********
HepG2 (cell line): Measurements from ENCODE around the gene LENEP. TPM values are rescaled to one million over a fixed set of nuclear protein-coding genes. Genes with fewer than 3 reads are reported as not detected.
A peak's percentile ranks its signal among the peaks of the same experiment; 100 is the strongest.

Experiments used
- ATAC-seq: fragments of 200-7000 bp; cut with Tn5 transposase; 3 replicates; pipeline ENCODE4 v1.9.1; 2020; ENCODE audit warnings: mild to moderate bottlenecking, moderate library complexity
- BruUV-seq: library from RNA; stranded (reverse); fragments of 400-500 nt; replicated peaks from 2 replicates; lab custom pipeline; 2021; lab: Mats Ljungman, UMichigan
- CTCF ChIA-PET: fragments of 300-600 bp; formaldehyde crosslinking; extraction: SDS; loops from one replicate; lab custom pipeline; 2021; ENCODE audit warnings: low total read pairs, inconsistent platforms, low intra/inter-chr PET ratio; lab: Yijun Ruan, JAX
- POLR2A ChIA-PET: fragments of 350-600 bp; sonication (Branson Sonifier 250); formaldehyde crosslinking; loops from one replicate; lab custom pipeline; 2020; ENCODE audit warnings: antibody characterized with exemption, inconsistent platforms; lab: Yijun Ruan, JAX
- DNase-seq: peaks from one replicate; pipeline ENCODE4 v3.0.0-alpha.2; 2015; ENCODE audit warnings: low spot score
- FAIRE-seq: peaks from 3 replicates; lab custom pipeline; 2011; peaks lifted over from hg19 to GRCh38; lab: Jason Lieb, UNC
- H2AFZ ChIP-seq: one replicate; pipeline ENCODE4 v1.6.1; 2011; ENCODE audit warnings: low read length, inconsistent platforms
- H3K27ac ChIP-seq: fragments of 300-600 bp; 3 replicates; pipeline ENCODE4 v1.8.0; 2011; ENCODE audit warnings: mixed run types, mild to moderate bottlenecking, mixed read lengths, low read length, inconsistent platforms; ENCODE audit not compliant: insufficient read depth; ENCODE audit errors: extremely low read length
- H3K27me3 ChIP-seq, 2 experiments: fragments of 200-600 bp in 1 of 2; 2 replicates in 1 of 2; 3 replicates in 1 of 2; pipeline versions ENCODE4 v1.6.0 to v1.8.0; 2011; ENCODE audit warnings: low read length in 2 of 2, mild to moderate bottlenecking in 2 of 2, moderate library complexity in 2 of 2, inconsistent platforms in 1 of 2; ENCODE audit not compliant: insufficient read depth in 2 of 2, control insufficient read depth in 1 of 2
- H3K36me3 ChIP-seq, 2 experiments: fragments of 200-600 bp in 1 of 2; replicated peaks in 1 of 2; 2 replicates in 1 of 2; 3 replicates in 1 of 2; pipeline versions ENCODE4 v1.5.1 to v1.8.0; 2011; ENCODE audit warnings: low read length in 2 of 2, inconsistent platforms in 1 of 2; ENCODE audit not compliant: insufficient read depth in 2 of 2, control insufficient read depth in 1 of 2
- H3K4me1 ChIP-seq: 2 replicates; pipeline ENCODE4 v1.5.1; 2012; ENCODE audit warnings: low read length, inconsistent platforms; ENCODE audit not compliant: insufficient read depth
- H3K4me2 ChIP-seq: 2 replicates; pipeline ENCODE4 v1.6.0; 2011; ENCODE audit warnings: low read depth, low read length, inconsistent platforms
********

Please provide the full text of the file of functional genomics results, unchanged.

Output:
HepG2 (cell line): Measurements from ENCODE around the gene LENEP. TPM values are rescaled to one million over a fixed set of nuclear protein-coding genes. Genes with fewer than 3 reads are reported as not detected.
A peak's percentile ranks its signal among the peaks of the same experiment; 100 is the strongest.

Experiments used
- ATAC-seq: fragments of 200-7000 bp; cut with Tn5 transposase; 3 replicates; pipeline ENCODE4 v1.9.1; 2020; ENCODE audit warnings: mild to moderate bottlenecking, moderate library complexity
- BruUV-seq: library from RNA; stranded (reverse); fragments of 400-500 nt; replicated peaks from 2 replicates; lab custom pipeline; 2021; lab: Mats Ljungman, UMichigan
- CTCF ChIA-PET: fragments of 300-600 bp; formaldehyde crosslinking; extraction: SDS; loops from one replicate; lab custom pipeline; 2021; ENCODE audit warnings: low total read pairs, inconsistent platforms, low intra/inter-chr PET ratio; lab: Yijun Ruan, JAX
- POLR2A ChIA-PET: fragments of 350-600 bp; sonication (Branson Sonifier 250); formaldehyde crosslinking; loops from one replicate; lab custom pipeline; 2020; ENCODE audit warnings: antibody characterized with exemption, inconsistent platforms; lab: Yijun Ruan, JAX
- DNase-seq: peaks from one replicate; pipeline ENCODE4 v3.0.0-alpha.2; 2015; ENCODE audit warnings: low spot score
- FAIRE-seq: peaks from 3 replicates; lab custom pipeline; 2011; peaks lifted over from hg19 to GRCh38; lab: Jason Lieb, UNC
- H2AFZ ChIP-seq: one replicate; pipeline ENCODE4 v1.6.1; 2011; ENCODE audit warnings: low read length, inconsistent platforms
- H3K27ac ChIP-seq: fragments of 300-600 bp; 3 replicates; pipeline ENCODE4 v1.8.0; 2011; ENCODE audit warnings: mixed run types, mild to moderate bottlenecking, mixed read lengths, low read length, inconsistent platforms; ENCODE audit not compliant: insufficient read depth; ENCODE audit errors: extremely low read length
- H3K27me3 ChIP-seq, 2 experiments: fragments of 200-600 bp in 1 of 2; 2 replicates in 1 of 2; 3 replicates in 1 of 2; pipeline versions ENCODE4 v1.6.0 to v1.8.0; 2011; ENCODE audit warnings: low read length in 2 of 2, mild to moderate bottlenecking in 2 of 2, moderate library complexity in 2 of 2, inconsistent platforms in 1 of 2; ENCODE audit not compliant: insufficient read depth in 2 of 2, control insufficient read depth in 1 of 2
- H3K36me3 ChIP-seq, 2 experiments: fragments of 200-600 bp in 1 of 2; replicated peaks in 1 of 2; 2 replicates in 1 of 2; 3 replicates in 1 of 2; pipeline versions ENCODE4 v1.5.1 to v1.8.0; 2011; ENCODE audit warnings: low read length in 2 of 2, inconsistent platforms in 1 of 2; ENCODE audit not compliant: insufficient read depth in 2 of 2, control insufficient read depth in 1 of 2
- H3K4me1 ChIP-seq: 2 replicates; pipeline ENCODE4 v1.5.1; 2012; ENCODE audit warnings: low read length, inconsistent platforms; ENCODE audit not compliant: insufficient read depth
- H3K4me2 ChIP-seq: 2 replicates; pipeline ENCODE4 v1.6.0; 2011; ENCODE audit warnings: low read depth, low read length, inconsistent platforms